in family

I came across this powerful piece while following random links on a forum. If you have kids, have had kids, or plan to have kids, I ask you to take a gander.

Reading it raised questions about religion, God and faith that I’ve managed to deftly avoid for almost twenty years. With one child almost of school age and a second well on his way I have to consider how I (we) will present the whole matter to them. Nominally, technically, I’m an Irish Roman Catholic from the parish of St. Patrick’s church in Galway city. I was duly baptised in 1981, had my first holy communion somewhere around 1986 and had my confirmation in 1990. I went to church every Sunday until about 1993 – I was actually an altar boy – when one day I simply realised that no one at home was going to force me to go to Sunday mass. So I stopped attending. Mum gave me heat about the topic a few times, and Jennifer still tells me if I’m full of shit if the topic if it ever comes up, but mostly everyone at home has left me be about my faith, or lack of it. I mean, while I’ve gone through the motions a few more times for the sake of family, at dad’s funeral and at nana’s, I leave religion be and expect the same of them. The few Baptists, Evangelists, Mormons, Scientologists, Jehovah’s Witnesses, Muslims, Jews, Bhuddists, Hindus, bog-standard Catholics, Protestants and Calvinists who’ve pressed me on the topic of converting have been soundly told to go fuck off. I love you guys, really, but I’m not interested.

One of my absolutely earliest memories of religion was my first holy communion. To me it was just cards full of money from family members and cousins, some as far flung as England, and a really cracking dinner out at a pub. The spiritual parts were utterly missed on me, maybe considering my age. The next time comes a few years after that. I remember asking mum why we went to church if God was everywhere, all the time. She shushed me and told me that it was expected of us to go.

Alright. Fair enough, even. So we go to mass for the sake of fitting in with the neighbours?
No, Mark. Jesus expects us to go.

And I remember very clearly that that moment set off this niggling conflict inside of me. No one, not one person in my family who I ever met called upon God, prayed to Jesus outside of that one hour on Sunday morning when we went through the rote motions as the priest up upon high read the same letter out of John’s once again. I can almost recount word for word what was said every weekend. Lamb God, take away the sins of the world. Lamb of God, pray for us sinners. Yeah.

So we went there, we prayed, we went through the motions, and went back to being a broken family. Dad was almost at his lowest ebb then. He had walked out of his job simply because it cut into his drinking time, and mum had gone back to work in a bakery to make end’s meet, as well as having to be mum when she came back home. I was going through a really rough time at school by being that kid. I was bullied, I got in fights, I was disruptive and I started going out on the mitch all the time. Times were tough, and nowhere in it could I see the hand of God. Dad got drunk because that was just what he did. My own problems at school came from me not caring enough to just go through the motions of fitting in.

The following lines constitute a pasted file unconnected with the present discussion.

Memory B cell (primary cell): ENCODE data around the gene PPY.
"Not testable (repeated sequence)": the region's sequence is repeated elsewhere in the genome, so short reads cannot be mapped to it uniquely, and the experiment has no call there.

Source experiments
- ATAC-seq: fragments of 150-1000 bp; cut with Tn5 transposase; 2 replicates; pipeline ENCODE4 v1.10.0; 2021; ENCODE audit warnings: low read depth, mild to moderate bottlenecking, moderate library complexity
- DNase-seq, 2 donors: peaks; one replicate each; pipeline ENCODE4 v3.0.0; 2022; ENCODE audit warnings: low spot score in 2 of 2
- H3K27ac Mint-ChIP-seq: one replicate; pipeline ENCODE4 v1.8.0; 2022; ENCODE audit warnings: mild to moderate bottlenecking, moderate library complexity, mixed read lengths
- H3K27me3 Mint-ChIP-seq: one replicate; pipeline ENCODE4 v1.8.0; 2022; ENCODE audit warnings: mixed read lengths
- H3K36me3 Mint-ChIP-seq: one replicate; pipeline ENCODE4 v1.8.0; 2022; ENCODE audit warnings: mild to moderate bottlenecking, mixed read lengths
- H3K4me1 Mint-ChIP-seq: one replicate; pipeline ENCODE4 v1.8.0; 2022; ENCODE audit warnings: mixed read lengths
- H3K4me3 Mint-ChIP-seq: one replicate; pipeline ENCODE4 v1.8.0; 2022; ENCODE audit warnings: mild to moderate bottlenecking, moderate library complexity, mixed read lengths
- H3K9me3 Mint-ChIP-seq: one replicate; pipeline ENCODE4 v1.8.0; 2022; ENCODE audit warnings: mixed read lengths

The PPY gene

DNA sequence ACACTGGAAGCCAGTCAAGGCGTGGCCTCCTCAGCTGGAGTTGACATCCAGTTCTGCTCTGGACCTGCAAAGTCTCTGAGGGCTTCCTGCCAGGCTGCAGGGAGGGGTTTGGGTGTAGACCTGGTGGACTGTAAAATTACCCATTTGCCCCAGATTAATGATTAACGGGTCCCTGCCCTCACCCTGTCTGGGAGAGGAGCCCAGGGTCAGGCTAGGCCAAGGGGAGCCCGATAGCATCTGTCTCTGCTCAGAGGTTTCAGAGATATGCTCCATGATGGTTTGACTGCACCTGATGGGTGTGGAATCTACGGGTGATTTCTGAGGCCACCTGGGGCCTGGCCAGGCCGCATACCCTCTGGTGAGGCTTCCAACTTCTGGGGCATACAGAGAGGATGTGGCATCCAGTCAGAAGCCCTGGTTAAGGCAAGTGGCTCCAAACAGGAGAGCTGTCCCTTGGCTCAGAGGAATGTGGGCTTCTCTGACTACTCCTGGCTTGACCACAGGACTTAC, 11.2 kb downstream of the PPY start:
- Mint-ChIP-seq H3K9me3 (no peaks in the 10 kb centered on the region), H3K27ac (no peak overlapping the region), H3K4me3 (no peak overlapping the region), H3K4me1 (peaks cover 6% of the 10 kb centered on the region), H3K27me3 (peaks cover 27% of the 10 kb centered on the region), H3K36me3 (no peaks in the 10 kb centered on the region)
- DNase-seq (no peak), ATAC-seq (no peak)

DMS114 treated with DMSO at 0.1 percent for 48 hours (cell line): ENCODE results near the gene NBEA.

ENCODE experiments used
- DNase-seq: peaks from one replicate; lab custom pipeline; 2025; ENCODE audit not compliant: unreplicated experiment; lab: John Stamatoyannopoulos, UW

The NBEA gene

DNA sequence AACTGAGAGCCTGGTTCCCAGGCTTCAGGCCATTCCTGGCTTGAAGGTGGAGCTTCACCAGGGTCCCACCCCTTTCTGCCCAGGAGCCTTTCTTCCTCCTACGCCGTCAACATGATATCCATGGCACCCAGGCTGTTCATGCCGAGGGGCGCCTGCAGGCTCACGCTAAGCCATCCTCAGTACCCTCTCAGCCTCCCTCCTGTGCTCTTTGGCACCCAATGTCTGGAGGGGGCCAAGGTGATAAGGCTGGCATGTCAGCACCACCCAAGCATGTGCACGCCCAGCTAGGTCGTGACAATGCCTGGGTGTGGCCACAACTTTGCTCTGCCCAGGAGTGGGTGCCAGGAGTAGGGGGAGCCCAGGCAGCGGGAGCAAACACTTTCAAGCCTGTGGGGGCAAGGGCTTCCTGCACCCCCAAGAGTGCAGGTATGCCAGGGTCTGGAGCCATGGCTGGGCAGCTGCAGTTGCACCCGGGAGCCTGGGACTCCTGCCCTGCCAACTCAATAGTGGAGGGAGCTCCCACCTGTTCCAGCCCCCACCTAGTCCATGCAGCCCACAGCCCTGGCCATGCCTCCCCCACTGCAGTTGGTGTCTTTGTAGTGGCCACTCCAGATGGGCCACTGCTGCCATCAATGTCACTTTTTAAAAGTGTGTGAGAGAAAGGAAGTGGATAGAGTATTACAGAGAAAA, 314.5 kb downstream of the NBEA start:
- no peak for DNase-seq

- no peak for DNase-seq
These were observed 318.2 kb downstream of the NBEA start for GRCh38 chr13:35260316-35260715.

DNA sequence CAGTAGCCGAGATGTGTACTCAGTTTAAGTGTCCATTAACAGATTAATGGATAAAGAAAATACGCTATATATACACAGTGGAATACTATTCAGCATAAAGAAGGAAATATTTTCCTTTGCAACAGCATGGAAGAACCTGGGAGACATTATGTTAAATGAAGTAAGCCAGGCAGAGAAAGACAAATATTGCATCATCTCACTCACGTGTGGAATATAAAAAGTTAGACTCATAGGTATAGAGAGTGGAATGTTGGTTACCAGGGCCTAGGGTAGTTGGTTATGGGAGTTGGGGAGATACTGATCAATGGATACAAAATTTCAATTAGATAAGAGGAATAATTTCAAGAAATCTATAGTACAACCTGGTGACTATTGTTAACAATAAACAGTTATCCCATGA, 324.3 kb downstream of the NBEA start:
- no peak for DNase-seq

How could Jesus or God help us with this? Make us say a few prayers or recite the rosary?

Skip forward about six years. I became an altar boy because it was the done thing, and used it to my advantage. I got out of school, I got tips for weddings and funerals and otherwise, while I was closer to the action, I still had this feeling that we were all just going through the motions. Maybe this is an Irish feeling, this deep undercurrent of cynicism that lies in the heart of every Irish person. I’ve seen the alcoholism, the lies, all of the violence firsthand. And in all of this I had a growing realisation that I simply had no faith. There is no Big Man up on some cloud pervin’ on all of us mortal sinners as we had sex, as we lied, stole, beat our wives and families. And so I reached the point at the start of this piece: I simply stopped going to church.

Three things came of this, two good and one bad. One is an abiding love of the architecture of temples of all kinds. The entire concept of such a temple, a monument to something greater than the sum of all out of human parts speaks of a hope and unity that still humbles me today. The second is a respect for priests on an individual level. I feel lucky as I read about paedophile priests and preachers of hate and intolerance because every priest I encountered as a youth were warm and approachable men. They were teachers and shepherds, and if nothing else, they’ve sworn to give up their whole lives into the service of others. And the third thing is a deep and abiding dislike of religions as a whole. Church will always be, to me, people going through empty motions for the sake of fitting in, or worse, being filled with messages of hate and bias and intolerance.

So where do my kids fit into all of this? Force my own scepticism on them? Let them discover, as they will, God, god or gods? Tell them to ignore it all?

March 20

in me

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